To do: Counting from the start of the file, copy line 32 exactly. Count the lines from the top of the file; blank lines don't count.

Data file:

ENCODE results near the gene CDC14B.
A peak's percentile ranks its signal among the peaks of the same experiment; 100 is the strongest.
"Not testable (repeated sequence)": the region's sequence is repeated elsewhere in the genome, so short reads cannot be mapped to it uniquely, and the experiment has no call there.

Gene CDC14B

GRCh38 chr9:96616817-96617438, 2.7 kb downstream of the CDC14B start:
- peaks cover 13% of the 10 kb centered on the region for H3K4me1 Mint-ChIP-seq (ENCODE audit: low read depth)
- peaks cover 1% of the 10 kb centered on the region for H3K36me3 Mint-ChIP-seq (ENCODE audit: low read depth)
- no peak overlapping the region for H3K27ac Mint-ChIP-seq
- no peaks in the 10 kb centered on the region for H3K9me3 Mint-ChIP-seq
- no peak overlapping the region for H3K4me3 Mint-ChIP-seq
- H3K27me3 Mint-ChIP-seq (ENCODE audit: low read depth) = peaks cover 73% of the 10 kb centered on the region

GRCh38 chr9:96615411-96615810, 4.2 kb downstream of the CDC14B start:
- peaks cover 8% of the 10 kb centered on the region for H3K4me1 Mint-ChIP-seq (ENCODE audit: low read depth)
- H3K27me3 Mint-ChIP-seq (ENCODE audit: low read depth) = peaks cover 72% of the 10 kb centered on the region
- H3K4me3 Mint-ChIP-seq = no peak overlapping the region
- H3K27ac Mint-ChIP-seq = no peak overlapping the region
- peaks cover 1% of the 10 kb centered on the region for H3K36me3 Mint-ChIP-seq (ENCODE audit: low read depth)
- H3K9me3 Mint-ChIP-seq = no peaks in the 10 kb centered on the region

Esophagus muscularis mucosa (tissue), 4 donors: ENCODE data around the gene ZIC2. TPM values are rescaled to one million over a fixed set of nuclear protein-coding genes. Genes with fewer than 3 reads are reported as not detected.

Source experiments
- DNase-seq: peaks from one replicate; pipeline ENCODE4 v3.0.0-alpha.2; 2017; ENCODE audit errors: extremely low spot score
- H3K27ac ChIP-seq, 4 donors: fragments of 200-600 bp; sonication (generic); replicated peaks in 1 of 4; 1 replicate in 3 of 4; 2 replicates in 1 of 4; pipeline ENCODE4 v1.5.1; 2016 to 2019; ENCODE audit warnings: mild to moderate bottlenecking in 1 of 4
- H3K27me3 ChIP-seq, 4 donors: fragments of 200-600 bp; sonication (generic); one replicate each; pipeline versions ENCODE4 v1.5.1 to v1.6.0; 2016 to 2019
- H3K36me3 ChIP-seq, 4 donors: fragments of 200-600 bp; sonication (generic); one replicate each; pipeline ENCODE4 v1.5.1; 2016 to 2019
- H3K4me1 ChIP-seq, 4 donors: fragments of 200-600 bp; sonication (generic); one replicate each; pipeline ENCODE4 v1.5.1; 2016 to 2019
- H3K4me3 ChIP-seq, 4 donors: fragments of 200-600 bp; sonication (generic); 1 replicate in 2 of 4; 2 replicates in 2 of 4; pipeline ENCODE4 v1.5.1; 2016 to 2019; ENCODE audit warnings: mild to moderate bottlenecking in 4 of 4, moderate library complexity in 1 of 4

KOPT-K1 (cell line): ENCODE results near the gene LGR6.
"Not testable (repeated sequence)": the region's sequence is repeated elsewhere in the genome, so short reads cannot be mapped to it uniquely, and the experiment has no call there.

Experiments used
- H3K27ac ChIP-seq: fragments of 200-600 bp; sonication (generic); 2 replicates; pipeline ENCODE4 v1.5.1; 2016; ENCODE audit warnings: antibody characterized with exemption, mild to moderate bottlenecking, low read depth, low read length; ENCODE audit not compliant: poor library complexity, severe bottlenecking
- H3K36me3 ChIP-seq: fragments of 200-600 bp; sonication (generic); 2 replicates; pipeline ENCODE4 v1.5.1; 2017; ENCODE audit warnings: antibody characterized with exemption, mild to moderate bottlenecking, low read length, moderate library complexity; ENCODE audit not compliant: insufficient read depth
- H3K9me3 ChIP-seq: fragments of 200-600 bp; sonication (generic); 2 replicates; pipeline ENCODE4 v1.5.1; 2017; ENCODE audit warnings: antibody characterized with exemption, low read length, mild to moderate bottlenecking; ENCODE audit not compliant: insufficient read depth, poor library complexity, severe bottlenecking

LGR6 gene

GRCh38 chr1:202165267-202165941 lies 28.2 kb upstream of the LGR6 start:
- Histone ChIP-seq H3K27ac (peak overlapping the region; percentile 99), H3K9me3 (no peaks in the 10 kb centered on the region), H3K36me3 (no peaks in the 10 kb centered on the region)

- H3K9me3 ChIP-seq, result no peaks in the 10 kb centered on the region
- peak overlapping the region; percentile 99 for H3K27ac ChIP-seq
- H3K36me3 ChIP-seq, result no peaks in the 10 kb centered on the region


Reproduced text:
- H3K9me3 ChIP-seq: fragments of 200-600 bp; sonication (generic); 2 replicates; pipeline ENCODE4 v1.5.1; 2017; ENCODE audit warnings: antibody characterized with exemption, low read length, mild to moderate bottlenecking; ENCODE audit not compliant: insufficient read depth, poor library complexity, severe bottlenecking